Testing Automation for OpenSearch Releases

Fri, Oct 22, 2021 · Himanshu Setia

OpenSearch releases many distributions across multiple platforms as part of a new version. These distributions are of two types - the default distribution that includes all plugins, and the min distribution without any plugins. They go through a rigorous testing process across multiple teams, before they are signed off as “release ready”. It includes unit testing, integration testing to validate the behavioral integrity, backward compatibility testing to ensure upgrade compatibility with previous versions, and stress testing to validate the performance characteristics. Once successfully tested, they are marked ready for the release.

The rigorous testing process provides good confidence in the quality of the release. However, so far it has been manual and non-standardized across plugins. Each plugin team validated their component by running tests on the distribution and provided their sign-off manually. With dozens of OpenSearch plugins released as part of default distribution, the turn around time for testing was high. Also, lack of a continuous integration and testing process lead to late bug discoveries which further added to release times. The Automated testing framework solves these problems by simplifying and standardizing the testing process across all components of a release distribution.

The way it works is once a new bundle is ready, the build-workflow (explained in this blog), kicks off the test-orchestrator-pipeline with input parameters that uniquely identify the bundle in S3. The test-orchestrator-pipeline is a Jenkins pipeline to orchestrate the test workflow, consisting of three test suites - integ-test (integration testing), bwc-test (backward compatibility testing), perf-test(performance testing), to run in parallel. Each of these test suites is a Jenkins pipeline that executes the respective test type.

Like build-workflow, these test workflows are manifest-based workflows. integ-test suite reads bundle manifest file to identify the type and components of a bundle under test. It pulls all maven and build dependencies for running integration tests on the bundle from s3 (these dependencies are built as part of build-workflow and re-used for testing). After pulling the dependencies, it runs integration tests for each component in the distribution, based on the component test config defined in the test-manifest file. It spins a new dedicated local cluster to test each test config and tears down the cluster after the test run completes. The test and the cluster logs are published to S3 after the test workflow completes. bwc-test suite runs similar to integ-test suite, for backward compatibility tests. Currently, it only supports backward compatibility tests for OpenSearch and anomaly-detection plugin, but there’s ongoing effort to add more plugins. perf-test suite runs performance testing with rally tracks on a dedicated external cluster. This piece is currently in development. Once all test suites complete, the notifications job sends out notifications to all subscribed channels. Figure 1 illustrates how different components of the test workflow interact with each other. Figure 2 shows a sample test report generated by the integration testing workflow on a release candidate build.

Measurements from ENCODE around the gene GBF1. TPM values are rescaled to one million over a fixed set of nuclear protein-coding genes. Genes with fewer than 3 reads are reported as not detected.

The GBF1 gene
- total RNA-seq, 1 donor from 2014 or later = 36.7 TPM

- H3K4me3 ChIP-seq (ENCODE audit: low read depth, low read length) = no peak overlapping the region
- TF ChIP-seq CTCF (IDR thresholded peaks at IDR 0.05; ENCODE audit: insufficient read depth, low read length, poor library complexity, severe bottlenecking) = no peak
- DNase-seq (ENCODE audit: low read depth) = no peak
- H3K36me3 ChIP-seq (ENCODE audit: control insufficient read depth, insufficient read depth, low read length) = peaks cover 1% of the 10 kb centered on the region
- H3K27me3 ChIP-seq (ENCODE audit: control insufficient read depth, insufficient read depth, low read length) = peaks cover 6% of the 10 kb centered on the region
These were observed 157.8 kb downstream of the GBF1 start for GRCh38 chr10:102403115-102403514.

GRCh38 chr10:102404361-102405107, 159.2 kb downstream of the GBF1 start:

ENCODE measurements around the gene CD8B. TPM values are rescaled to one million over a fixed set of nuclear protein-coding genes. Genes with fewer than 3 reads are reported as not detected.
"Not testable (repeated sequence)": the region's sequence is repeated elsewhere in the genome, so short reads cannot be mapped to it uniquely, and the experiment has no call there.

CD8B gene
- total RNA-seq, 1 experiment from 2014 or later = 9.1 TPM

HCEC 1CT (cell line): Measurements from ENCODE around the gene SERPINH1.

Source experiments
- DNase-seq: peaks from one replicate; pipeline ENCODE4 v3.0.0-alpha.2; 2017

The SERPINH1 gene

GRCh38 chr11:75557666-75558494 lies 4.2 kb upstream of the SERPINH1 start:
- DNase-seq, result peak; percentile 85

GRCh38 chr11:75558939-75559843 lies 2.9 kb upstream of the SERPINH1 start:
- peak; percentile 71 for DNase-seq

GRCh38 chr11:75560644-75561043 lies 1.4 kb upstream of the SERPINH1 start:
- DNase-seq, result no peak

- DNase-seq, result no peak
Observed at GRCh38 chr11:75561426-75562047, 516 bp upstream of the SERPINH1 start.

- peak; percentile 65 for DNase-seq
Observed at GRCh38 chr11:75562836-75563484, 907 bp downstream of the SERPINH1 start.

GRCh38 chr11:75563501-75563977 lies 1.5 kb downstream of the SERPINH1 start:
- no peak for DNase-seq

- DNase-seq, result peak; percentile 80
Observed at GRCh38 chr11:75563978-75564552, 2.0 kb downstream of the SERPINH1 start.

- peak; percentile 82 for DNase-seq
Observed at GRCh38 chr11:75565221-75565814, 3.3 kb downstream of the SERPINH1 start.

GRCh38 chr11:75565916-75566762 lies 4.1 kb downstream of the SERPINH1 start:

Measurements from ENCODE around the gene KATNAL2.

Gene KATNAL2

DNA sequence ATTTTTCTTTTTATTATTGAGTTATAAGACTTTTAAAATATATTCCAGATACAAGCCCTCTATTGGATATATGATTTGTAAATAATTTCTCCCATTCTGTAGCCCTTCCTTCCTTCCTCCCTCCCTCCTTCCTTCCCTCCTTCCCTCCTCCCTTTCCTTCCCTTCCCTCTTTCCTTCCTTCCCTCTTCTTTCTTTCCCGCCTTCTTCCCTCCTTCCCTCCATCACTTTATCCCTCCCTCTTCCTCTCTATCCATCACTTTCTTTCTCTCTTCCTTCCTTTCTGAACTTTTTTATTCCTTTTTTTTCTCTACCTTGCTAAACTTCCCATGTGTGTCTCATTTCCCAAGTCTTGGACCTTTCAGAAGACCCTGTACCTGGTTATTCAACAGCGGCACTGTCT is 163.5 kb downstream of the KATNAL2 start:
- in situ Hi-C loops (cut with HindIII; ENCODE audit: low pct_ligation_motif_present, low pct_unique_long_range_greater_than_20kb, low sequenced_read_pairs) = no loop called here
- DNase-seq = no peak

Figure 1: Automated test workflow explained

Figure 1: Automated test workflow

Figure 2: A sample test reported generated by integ-test workflow. with-security config denotes the test run with security plugin enabled, without-security config denotes the test run without security plugin enabled.

Figure 2: Test report

This testing automation helps make the release process faster by providing a quick feedback loop to surface issues sooner. It also standardizes the testing process and enforces strict quality controls across all components. The code is entirely open source and development work is being tracked on this project board. We welcome your comments and contributions to make this system better and more useful for everyone.